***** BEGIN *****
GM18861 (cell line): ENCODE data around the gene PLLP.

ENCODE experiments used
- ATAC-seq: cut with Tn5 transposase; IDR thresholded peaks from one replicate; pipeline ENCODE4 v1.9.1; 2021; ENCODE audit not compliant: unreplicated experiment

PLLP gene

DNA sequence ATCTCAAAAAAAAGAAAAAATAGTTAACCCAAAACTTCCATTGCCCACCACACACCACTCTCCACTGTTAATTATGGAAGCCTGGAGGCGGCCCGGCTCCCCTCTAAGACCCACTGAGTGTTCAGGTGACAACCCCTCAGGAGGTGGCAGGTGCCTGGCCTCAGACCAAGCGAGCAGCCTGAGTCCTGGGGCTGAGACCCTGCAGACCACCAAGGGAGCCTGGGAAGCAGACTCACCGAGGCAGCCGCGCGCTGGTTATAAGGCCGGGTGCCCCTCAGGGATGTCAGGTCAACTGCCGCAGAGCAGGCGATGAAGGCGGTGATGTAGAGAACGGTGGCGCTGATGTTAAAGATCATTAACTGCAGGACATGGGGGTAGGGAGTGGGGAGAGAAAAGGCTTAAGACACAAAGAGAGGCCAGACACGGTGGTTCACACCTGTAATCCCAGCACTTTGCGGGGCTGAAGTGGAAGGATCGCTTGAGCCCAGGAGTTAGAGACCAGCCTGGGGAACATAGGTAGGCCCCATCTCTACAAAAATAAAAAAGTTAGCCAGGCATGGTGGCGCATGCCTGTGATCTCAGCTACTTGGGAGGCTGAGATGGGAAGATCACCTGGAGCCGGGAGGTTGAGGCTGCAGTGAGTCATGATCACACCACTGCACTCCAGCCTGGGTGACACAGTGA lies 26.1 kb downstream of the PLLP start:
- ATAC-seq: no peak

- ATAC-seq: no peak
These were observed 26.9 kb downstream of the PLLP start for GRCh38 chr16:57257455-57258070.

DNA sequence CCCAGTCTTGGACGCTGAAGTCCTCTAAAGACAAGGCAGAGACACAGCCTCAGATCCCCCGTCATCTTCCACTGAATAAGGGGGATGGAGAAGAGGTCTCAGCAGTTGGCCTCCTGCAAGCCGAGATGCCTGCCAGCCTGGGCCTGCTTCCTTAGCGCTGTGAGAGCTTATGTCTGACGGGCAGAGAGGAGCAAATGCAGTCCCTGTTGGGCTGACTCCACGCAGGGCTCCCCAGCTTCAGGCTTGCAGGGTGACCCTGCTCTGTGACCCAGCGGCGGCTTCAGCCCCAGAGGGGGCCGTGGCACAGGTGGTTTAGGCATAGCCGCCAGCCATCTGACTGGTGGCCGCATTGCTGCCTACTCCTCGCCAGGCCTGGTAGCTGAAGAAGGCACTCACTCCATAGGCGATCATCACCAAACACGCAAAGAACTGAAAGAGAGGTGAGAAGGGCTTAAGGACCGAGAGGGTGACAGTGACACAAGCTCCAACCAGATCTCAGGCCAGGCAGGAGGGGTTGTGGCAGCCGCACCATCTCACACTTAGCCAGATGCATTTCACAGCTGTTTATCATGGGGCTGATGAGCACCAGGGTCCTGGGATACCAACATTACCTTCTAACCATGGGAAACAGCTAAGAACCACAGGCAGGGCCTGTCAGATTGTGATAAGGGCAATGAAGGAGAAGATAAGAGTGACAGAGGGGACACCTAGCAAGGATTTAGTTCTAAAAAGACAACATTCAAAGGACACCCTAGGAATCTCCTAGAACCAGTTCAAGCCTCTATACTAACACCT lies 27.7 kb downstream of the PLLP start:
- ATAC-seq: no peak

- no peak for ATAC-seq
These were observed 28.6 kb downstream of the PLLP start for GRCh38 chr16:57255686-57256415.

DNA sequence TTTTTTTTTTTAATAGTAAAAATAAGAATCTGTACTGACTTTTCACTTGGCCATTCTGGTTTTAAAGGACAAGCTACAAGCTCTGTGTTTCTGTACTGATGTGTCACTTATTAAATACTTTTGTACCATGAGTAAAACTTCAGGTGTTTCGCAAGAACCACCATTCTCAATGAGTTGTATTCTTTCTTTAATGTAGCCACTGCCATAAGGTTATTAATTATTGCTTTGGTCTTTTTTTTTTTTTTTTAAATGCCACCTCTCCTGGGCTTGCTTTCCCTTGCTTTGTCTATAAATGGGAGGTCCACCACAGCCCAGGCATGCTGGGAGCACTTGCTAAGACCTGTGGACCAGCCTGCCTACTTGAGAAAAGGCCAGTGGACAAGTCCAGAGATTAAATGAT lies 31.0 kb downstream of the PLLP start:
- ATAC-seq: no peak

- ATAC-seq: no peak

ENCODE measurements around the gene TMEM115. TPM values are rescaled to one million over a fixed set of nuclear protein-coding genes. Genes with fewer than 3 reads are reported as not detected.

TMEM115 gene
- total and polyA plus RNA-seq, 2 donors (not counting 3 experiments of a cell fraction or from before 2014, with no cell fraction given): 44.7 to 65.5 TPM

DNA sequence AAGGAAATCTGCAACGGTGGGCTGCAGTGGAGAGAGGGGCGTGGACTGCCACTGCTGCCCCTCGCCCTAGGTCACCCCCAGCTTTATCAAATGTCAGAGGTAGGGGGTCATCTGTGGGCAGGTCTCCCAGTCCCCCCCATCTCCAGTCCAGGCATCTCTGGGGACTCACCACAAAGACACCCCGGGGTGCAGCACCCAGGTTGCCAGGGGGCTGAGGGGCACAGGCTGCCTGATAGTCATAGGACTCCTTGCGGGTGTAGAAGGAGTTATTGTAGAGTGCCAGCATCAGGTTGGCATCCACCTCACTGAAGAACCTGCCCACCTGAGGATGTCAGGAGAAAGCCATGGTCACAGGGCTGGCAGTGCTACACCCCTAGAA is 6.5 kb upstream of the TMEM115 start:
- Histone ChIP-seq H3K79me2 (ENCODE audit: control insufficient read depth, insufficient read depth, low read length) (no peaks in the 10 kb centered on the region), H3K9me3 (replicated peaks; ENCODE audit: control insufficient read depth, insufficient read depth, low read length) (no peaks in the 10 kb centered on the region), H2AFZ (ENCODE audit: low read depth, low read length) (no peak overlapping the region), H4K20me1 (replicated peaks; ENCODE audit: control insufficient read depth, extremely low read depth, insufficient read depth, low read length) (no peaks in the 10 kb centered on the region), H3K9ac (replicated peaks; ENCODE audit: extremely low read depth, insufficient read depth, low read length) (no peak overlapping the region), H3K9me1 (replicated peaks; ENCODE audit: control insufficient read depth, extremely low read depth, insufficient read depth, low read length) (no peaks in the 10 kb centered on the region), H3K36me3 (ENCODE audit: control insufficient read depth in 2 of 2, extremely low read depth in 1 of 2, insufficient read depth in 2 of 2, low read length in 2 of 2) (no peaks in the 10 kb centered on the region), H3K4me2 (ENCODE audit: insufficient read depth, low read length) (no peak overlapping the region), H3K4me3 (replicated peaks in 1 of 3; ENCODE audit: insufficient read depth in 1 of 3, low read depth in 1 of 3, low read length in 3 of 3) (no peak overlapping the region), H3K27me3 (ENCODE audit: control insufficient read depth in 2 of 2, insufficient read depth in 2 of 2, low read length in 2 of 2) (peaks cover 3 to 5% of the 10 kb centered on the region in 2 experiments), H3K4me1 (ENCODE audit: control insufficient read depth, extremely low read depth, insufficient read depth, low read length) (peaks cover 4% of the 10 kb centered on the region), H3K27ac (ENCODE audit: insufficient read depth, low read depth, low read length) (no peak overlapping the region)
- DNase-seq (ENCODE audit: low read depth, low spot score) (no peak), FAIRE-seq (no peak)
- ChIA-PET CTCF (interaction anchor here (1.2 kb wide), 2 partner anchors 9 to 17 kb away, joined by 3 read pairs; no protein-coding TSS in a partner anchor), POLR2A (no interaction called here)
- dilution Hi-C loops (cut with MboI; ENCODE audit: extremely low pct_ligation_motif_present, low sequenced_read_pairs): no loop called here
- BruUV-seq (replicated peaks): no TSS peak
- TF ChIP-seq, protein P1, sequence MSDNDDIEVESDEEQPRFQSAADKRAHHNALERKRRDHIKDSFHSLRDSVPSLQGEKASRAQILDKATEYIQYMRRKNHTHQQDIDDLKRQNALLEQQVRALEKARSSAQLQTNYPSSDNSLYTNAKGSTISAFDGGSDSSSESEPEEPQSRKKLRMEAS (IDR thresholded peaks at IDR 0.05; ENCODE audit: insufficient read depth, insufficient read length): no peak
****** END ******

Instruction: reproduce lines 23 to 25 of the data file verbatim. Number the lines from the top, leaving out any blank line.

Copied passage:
- dilution Hi-C loops (cut with MboI; ENCODE audit: extremely low pct_ligation_motif_present, low sequenced_read_pairs): no loop called here
- BruUV-seq (replicated peaks): no TSS peak
- TF ChIP-seq, protein P1, sequence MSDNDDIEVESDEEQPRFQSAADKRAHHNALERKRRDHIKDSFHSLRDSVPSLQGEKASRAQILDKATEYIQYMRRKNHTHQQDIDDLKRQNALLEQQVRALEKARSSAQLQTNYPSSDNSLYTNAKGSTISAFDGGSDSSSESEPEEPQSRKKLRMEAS (IDR thresholded peaks at IDR 0.05; ENCODE audit: insufficient read depth, insufficient read length): no peak